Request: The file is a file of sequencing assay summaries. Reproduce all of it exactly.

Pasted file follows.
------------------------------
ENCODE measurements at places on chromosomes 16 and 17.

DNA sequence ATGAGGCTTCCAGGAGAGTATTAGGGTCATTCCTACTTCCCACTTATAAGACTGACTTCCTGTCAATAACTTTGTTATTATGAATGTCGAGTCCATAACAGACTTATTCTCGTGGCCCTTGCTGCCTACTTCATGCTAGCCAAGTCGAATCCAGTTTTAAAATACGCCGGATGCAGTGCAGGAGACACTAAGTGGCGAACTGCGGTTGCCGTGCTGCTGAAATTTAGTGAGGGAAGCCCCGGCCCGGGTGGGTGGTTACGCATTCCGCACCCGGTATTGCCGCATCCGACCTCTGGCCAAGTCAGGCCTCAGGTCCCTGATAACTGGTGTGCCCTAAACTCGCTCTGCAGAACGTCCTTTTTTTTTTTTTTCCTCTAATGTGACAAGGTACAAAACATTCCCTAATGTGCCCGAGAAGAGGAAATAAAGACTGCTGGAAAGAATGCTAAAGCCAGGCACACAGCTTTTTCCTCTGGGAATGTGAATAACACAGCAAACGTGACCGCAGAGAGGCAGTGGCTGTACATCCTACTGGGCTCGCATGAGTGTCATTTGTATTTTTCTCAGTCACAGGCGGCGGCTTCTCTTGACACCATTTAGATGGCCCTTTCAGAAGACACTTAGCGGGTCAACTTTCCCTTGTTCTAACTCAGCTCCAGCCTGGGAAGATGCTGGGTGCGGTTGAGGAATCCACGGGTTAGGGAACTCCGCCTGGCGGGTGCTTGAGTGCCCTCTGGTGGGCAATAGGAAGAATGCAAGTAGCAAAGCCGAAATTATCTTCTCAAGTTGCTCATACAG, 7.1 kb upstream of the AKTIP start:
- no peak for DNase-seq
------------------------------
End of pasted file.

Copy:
ENCODE measurements at places on chromosomes 16 and 17.

DNA sequence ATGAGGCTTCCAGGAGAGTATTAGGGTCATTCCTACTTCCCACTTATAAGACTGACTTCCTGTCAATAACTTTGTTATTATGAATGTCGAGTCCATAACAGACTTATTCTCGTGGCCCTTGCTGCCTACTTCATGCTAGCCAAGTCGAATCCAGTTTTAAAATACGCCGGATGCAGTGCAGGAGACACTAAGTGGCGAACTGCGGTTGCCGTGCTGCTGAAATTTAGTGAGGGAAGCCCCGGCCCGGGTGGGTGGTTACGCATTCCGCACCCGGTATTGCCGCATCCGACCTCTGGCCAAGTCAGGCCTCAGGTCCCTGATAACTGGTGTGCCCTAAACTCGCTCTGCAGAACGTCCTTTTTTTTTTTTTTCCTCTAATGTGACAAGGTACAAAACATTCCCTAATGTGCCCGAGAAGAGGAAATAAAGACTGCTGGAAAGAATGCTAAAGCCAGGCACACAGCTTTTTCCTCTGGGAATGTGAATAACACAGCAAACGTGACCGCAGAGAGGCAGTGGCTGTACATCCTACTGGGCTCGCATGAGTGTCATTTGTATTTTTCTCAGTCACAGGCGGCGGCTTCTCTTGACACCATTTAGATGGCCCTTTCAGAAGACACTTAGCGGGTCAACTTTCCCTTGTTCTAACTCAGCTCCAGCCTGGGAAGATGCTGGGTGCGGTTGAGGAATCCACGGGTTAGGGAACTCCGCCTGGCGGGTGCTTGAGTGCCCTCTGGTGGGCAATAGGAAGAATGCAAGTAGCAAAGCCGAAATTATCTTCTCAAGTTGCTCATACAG, 7.1 kb upstream of the AKTIP start:
- no peak for DNase-seq